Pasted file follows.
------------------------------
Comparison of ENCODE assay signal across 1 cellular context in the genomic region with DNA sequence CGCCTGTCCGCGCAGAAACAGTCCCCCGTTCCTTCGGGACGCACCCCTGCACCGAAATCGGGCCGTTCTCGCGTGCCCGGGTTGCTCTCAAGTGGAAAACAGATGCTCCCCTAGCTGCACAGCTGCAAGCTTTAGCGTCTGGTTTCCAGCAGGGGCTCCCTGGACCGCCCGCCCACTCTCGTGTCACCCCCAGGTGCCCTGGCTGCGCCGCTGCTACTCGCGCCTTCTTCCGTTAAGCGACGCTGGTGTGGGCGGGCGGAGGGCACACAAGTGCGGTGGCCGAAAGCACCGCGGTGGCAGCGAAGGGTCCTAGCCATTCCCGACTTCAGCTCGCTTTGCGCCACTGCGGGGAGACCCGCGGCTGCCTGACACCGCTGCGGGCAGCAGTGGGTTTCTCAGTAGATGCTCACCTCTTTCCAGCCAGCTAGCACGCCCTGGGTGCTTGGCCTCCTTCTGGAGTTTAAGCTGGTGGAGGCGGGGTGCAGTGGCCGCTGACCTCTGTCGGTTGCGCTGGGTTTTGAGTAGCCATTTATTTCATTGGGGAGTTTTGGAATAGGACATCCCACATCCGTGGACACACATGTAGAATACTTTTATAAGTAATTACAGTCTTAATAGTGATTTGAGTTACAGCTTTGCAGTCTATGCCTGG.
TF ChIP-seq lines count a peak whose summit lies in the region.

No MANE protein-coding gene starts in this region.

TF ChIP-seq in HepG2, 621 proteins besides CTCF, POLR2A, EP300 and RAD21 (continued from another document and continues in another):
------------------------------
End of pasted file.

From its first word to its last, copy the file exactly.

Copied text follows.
Comparison of ENCODE assay signal across 1 cellular context in the genomic region with DNA sequence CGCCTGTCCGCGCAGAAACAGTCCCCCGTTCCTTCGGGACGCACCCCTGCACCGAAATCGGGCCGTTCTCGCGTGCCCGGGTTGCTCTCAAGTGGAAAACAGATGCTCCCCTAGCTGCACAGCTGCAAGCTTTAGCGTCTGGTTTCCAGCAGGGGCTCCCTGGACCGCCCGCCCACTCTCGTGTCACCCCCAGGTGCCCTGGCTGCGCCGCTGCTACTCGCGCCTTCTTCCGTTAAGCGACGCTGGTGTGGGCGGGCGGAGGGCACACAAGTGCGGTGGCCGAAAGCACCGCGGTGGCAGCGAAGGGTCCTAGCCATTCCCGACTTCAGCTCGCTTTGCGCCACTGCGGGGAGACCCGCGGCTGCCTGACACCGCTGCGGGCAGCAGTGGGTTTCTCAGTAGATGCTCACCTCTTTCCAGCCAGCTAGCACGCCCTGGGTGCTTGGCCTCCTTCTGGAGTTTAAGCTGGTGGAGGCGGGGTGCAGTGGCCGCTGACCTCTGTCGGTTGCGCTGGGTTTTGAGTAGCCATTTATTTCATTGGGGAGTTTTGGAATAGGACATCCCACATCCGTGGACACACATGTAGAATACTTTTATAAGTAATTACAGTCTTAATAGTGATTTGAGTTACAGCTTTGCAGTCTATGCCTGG.
TF ChIP-seq lines count a peak whose summit lies in the region.

No MANE protein-coding gene starts in this region.

TF ChIP-seq in HepG2, 621 proteins besides CTCF, POLR2A, EP300 and RAD21 (continued from another document and continues in another):